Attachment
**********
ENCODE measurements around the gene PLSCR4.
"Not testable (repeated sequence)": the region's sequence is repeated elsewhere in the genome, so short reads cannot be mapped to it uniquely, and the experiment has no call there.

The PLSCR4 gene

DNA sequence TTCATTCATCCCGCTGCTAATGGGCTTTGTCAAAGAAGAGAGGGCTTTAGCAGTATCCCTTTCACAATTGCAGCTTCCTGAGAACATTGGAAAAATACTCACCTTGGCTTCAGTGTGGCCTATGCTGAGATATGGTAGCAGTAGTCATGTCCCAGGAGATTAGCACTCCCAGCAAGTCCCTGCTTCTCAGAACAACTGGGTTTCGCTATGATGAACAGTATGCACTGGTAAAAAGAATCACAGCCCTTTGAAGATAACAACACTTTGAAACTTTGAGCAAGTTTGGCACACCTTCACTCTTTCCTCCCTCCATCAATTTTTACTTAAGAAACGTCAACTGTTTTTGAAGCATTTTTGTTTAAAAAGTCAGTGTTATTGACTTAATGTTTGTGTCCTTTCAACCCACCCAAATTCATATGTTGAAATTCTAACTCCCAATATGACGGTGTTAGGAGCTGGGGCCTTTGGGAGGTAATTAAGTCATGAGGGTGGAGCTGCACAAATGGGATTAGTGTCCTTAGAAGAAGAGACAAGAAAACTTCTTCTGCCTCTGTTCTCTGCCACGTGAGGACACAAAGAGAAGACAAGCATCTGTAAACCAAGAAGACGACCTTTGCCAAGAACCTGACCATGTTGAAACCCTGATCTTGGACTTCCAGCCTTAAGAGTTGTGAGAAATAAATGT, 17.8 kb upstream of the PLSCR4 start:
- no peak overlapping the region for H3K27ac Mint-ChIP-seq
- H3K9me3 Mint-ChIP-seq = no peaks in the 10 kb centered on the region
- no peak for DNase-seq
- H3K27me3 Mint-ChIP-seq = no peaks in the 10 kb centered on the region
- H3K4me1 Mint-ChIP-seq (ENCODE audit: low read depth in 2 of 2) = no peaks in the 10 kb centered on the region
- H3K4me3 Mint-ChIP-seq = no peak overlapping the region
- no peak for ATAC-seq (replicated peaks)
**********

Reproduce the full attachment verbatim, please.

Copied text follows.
ENCODE measurements around the gene PLSCR4.
"Not testable (repeated sequence)": the region's sequence is repeated elsewhere in the genome, so short reads cannot be mapped to it uniquely, and the experiment has no call there.

The PLSCR4 gene

DNA sequence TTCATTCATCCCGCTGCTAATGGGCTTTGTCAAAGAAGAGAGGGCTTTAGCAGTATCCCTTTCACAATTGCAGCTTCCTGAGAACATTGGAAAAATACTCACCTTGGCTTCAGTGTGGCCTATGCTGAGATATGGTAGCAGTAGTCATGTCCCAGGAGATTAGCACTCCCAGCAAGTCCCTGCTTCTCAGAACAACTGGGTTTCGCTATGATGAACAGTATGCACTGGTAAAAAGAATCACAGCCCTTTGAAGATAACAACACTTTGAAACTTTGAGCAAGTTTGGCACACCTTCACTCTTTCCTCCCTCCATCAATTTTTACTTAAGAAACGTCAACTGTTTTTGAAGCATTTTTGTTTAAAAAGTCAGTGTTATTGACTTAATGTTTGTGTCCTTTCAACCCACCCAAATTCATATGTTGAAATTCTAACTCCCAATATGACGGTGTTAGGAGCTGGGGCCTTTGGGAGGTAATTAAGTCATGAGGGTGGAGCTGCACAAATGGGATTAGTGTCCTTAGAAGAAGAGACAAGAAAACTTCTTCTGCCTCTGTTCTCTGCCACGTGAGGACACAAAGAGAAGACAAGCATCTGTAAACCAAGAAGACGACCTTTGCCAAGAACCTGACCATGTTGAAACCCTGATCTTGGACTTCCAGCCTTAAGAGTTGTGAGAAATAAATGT, 17.8 kb upstream of the PLSCR4 start:
- no peak overlapping the region for H3K27ac Mint-ChIP-seq
- H3K9me3 Mint-ChIP-seq = no peaks in the 10 kb centered on the region
- no peak for DNase-seq
- H3K27me3 Mint-ChIP-seq = no peaks in the 10 kb centered on the region
- H3K4me1 Mint-ChIP-seq (ENCODE audit: low read depth in 2 of 2) = no peaks in the 10 kb centered on the region
- H3K4me3 Mint-ChIP-seq = no peak overlapping the region
- no peak for ATAC-seq (replicated peaks)